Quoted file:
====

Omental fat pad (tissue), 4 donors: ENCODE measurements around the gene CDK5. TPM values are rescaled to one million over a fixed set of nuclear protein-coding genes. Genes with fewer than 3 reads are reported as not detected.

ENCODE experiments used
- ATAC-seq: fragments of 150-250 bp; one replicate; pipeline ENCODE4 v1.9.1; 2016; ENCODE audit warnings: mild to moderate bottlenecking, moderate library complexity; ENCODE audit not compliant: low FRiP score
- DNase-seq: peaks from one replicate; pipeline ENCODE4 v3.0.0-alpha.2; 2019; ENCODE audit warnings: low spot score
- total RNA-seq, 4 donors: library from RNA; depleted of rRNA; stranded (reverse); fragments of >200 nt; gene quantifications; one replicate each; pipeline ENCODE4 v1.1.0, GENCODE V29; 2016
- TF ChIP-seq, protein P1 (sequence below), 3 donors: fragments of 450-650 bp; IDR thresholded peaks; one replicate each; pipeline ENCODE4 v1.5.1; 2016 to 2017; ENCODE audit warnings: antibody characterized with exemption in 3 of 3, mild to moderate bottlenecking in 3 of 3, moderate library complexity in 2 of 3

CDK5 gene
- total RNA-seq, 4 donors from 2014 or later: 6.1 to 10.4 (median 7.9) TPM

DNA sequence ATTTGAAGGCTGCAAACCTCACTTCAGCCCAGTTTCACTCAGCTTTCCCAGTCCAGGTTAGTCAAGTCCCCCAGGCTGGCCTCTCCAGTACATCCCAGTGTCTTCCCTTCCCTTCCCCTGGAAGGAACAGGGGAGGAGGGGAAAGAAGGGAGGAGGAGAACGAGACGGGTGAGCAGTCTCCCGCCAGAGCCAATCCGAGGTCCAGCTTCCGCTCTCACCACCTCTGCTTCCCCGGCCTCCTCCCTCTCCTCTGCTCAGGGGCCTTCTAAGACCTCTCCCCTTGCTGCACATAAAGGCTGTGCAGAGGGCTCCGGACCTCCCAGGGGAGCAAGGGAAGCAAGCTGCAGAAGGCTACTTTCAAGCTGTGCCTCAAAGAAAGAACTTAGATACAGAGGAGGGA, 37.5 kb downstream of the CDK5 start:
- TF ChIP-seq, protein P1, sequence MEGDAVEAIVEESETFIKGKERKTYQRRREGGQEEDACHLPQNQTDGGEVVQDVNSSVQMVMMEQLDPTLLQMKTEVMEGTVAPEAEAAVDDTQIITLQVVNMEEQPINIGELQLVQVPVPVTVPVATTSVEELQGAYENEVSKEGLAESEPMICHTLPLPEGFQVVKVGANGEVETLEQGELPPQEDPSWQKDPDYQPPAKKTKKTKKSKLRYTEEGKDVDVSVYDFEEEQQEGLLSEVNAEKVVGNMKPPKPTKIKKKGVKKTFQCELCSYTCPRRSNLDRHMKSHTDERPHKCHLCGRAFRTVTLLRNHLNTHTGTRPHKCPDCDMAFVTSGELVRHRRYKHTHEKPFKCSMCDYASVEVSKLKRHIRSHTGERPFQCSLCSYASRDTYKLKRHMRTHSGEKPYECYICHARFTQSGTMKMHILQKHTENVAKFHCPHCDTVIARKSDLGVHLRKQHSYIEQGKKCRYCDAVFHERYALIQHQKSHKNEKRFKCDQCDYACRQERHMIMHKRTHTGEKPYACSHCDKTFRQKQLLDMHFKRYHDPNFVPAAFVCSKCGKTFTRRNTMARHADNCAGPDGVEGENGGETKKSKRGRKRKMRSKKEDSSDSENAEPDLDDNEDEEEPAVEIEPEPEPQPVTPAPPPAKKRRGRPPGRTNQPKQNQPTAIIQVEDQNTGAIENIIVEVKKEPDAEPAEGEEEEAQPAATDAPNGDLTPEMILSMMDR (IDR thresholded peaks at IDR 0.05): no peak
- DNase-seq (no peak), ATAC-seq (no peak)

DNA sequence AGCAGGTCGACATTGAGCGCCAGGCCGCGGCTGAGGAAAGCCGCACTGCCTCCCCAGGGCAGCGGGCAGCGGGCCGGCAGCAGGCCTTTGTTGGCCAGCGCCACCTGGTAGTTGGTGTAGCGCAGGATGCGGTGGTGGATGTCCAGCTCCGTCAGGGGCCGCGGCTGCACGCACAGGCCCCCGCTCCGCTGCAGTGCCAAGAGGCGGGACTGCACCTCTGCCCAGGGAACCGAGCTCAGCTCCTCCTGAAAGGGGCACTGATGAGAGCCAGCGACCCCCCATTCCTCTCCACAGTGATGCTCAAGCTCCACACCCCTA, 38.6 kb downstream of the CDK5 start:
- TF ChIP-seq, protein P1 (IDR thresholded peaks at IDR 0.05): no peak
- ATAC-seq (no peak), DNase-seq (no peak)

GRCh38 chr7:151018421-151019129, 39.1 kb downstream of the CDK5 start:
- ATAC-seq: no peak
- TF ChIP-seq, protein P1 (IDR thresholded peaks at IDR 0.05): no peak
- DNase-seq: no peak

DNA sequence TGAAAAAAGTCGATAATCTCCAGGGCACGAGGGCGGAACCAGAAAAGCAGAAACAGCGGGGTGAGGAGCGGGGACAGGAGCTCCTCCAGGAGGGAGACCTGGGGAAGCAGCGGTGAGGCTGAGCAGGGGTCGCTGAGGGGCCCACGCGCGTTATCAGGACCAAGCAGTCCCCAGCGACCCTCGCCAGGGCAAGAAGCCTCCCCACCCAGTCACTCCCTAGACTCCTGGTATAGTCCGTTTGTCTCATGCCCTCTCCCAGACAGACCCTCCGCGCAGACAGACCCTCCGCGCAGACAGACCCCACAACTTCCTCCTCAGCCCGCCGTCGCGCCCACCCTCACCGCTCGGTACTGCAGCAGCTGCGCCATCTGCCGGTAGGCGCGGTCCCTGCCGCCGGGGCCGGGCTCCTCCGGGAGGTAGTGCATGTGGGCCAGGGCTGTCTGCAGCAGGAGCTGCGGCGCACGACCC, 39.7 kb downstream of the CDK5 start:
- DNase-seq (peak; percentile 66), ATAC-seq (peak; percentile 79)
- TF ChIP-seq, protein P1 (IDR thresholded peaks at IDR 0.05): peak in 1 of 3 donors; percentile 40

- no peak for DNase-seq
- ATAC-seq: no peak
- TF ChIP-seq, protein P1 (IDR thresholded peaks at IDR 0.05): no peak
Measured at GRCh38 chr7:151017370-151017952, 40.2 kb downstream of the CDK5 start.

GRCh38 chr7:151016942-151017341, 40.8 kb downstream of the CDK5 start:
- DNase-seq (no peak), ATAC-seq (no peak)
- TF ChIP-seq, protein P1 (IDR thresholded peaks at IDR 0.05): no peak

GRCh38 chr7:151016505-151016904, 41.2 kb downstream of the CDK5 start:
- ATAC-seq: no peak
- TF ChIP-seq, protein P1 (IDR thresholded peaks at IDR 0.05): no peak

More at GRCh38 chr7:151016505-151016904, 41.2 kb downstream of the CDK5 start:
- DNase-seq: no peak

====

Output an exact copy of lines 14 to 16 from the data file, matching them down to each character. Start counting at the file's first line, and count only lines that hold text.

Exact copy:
- ATAC-seq (no peak), DNase-seq (no peak)

GRCh38 chr7:151018421-151019129, 39.1 kb downstream of the CDK5 start:
- ATAC-seq: no peak